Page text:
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What Exactly Makes a Home Green?

Homebuilders and homebuyers across the country are increasingly interested in green building.

But what exactly makes a home green?

Green building means improving the way that homes and homebuilding sites use energy, water, and materials to reduce impacts on human health and the environment. Building a green home means making environmentally-preferable and sustainable decisions throughout the building process-decisions that will minimize the environmental impact of the home while it is being built and over the many years it will be lived in.

 Did you know that a typical home produces twice the pollution that a car produces during the year?

What should homebuyers look for first in a green home?

Energy efficiency is the place to start. That's because the energy used in homes often comes from the burning of fossil fuels at power plants, which contributes to smog, acid rain, and risks of global climate change. So, the less energy used, the less air pollution generated. And the easy way to make sure a new home is energy efficient is to look for the blue ENERGY STAR mark, the government-backed symbol for energy efficiency.

ENERGY STAR certified homes are independently verified to meet strict guidelines for energy efficiency set by the U.S. Environmental Protection Agency. These homes save money on utility bills, provide a more comfortable living environment with better indoor air quality, and help protect the environment.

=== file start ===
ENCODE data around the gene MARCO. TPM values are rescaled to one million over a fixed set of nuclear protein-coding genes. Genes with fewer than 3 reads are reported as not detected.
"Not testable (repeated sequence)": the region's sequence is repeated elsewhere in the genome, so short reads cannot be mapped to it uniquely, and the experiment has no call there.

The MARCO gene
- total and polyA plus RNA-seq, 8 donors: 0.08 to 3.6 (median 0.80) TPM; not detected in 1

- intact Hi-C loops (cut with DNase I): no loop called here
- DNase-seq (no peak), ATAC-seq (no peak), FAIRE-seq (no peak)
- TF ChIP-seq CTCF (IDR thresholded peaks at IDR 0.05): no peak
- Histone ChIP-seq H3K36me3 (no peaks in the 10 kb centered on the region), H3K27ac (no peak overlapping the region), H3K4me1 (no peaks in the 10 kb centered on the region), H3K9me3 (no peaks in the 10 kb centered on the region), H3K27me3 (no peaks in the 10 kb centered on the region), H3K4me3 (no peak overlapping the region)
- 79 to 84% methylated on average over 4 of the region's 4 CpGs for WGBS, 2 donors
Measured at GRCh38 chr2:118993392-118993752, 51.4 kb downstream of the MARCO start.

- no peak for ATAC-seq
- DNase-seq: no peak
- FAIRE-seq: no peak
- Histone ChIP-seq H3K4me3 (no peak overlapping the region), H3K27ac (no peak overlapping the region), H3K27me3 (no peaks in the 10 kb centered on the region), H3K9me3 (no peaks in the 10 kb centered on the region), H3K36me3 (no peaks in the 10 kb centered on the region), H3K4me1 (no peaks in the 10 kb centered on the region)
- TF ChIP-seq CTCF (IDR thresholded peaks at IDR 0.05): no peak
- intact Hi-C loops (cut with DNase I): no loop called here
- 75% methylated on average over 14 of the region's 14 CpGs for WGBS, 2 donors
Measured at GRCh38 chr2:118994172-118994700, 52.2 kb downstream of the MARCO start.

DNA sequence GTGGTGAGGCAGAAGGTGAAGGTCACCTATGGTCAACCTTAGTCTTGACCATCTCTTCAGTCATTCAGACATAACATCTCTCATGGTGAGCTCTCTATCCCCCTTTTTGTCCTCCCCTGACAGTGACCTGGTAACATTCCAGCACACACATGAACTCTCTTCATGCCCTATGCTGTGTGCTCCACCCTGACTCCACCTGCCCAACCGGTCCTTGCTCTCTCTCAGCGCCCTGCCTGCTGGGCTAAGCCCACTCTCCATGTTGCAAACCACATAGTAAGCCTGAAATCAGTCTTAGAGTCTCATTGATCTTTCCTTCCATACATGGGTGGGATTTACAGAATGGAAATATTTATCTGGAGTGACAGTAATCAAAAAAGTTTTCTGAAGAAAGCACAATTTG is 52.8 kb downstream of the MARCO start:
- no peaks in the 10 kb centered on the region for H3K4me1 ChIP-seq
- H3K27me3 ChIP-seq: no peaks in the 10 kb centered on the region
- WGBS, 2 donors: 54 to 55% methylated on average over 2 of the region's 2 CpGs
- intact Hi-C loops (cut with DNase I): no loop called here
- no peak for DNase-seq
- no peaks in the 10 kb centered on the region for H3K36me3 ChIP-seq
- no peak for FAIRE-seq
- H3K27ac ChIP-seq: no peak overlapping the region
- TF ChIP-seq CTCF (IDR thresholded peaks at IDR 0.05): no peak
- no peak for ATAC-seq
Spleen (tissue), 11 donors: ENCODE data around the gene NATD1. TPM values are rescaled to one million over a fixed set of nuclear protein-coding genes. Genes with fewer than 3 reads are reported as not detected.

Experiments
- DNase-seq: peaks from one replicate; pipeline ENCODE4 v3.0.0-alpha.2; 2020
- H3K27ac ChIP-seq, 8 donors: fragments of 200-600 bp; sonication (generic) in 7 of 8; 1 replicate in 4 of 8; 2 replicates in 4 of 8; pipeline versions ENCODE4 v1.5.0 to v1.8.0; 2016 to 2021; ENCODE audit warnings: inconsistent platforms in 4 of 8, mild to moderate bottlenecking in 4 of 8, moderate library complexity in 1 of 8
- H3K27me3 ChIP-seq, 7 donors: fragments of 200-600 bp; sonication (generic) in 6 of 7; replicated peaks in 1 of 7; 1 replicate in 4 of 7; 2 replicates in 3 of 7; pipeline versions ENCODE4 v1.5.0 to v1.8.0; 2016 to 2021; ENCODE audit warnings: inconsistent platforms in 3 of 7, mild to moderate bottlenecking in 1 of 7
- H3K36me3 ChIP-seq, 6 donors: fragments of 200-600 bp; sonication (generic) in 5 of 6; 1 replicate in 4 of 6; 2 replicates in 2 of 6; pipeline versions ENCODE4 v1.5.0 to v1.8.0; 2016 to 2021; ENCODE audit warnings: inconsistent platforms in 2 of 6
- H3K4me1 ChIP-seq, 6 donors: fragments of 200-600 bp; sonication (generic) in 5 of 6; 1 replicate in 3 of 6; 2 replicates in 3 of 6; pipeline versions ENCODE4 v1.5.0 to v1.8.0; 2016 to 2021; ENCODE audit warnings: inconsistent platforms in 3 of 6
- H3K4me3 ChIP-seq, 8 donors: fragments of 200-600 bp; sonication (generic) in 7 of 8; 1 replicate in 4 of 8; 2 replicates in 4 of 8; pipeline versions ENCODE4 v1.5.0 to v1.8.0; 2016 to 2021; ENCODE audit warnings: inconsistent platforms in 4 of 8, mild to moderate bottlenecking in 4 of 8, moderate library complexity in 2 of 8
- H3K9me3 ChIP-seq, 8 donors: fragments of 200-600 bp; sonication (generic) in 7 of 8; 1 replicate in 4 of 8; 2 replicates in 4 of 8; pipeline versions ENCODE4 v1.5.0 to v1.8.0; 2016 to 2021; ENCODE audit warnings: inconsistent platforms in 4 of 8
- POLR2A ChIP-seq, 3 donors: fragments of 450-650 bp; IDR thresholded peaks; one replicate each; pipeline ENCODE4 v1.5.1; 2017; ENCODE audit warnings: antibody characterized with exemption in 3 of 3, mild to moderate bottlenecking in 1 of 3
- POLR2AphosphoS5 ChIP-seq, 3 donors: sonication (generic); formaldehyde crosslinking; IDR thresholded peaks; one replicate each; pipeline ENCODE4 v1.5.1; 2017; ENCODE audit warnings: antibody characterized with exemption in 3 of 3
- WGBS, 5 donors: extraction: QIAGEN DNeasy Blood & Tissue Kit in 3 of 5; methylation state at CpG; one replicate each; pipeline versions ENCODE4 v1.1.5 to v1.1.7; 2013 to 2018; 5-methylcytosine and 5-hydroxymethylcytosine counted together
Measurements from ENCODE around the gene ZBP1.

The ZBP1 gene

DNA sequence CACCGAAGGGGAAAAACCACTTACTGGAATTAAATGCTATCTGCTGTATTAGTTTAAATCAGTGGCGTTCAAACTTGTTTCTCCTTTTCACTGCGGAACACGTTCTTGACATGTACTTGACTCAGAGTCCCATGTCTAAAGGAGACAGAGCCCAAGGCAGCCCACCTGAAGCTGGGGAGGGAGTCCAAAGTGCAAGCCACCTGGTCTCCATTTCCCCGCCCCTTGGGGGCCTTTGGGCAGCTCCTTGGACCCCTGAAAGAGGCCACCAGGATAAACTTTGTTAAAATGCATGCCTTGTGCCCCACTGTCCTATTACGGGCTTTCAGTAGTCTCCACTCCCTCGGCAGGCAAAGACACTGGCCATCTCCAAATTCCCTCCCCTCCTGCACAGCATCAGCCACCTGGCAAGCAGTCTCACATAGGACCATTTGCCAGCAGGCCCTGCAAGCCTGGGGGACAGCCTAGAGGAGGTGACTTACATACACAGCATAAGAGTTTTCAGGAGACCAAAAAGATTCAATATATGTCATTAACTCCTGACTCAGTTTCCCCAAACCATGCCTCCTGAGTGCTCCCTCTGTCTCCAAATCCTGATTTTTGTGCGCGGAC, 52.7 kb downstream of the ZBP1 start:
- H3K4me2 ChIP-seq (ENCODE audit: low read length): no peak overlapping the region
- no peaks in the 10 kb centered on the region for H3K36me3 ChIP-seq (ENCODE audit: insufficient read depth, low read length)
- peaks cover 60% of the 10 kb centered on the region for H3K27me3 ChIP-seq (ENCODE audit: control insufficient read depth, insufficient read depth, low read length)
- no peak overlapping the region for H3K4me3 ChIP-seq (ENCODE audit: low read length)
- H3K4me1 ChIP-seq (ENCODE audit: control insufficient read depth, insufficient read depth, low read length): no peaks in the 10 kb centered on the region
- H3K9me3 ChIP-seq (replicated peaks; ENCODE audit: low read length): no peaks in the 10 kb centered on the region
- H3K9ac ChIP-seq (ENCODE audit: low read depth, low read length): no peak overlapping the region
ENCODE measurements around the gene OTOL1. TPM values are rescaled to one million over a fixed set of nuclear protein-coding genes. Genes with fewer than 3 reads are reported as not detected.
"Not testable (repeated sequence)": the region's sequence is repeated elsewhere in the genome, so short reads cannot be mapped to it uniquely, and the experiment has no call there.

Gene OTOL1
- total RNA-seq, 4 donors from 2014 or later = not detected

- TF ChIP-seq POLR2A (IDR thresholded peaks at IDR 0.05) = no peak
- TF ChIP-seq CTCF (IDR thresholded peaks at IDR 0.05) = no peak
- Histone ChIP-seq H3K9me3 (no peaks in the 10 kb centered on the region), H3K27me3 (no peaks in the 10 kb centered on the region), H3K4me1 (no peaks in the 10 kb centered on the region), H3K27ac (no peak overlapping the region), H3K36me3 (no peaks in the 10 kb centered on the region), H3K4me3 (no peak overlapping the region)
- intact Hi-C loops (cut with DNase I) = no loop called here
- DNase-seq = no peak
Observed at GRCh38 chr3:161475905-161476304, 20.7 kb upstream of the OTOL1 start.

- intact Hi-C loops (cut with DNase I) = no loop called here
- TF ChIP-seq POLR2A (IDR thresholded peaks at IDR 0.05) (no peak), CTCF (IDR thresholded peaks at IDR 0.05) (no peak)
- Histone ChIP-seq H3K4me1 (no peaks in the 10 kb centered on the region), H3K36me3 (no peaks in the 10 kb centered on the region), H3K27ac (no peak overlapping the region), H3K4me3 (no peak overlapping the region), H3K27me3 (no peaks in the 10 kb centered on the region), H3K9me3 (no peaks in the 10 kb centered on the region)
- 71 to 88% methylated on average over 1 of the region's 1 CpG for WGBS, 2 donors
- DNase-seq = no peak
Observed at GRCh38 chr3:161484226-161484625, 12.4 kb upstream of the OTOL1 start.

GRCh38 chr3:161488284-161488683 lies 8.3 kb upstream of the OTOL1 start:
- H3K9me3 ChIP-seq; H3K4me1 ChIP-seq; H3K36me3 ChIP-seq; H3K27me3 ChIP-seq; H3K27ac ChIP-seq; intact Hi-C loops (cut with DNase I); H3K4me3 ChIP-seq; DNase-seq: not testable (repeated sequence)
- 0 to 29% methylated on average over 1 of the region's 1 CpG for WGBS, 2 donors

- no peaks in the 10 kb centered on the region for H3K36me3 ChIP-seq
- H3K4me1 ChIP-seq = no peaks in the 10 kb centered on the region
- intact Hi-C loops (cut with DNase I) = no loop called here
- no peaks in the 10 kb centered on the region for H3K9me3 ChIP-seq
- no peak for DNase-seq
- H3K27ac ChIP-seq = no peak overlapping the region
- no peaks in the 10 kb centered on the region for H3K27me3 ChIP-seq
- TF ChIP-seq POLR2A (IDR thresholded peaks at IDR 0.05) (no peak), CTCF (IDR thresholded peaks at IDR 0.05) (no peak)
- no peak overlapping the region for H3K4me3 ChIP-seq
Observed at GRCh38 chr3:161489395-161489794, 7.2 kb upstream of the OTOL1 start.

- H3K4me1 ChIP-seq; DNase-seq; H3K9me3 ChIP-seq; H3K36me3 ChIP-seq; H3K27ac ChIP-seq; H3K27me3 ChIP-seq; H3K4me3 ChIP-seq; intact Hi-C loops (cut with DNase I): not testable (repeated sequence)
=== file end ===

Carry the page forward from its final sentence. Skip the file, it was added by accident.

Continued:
Typical features to look for in ENERGY STAR certified homes include:

These energy efficiency improvements not only save money, they provide a house that is warm in the winter and cool in the summer. By providing comfortable homes efficiently, homeowners are operating their homes using less power, and less resources, a green choice that continues to give back after the construction has been completed.

Did You Know?

Each ENERGY STAR certified home can keep 4,500 lbs of greenhouse gases out of our air each year. To put that in perspective, 4,500 lbs of greenhouse gases is enough to fill 275,000 one-gallon milk jugs. And because homes have such long life spans, this environmental benefit lasts for many, many years.

What comes after energy efficiency?

Homebuyers can also look for the Indoor airPLUS label — a specification developed by EPA to address the indoor environment component of green building. Homes that achieve this level of excellence are first certified as ENERGY STAR, and then also incorporate more than 60 additional home design and construction features to control moisture, chemical exposure, radon, pests, ventilation, and filtration. Together, these features help protect certified homes and their residents from mold, chemicals, combustion gases, and other airborne pollutants.

EPA's WaterSense® program helps homebuyers purchase high efficiency products that save water without sacrificing performance or quality. The WaterSense label makes it easy for homebuyers to find and purchase water efficient products and appliances that are backed by third party, independent testing and certification. Products with the WaterSense label perform as well if not better than their traditional counterparts and are 20 percent more water efficient on average that other products.

Completing the green home picture

Through the ENERGY STAR Certified Homes, Indoor airPLUS, and WaterSense® programs, homebuyers can address two critical green home elements. Then, look to the wide variety of available green home programs to complete the picture with water-efficient products, renewable energy technologies, waste reduction, recycling, and sustainable land development practices.

A Green Home Starts With Energy Star Blue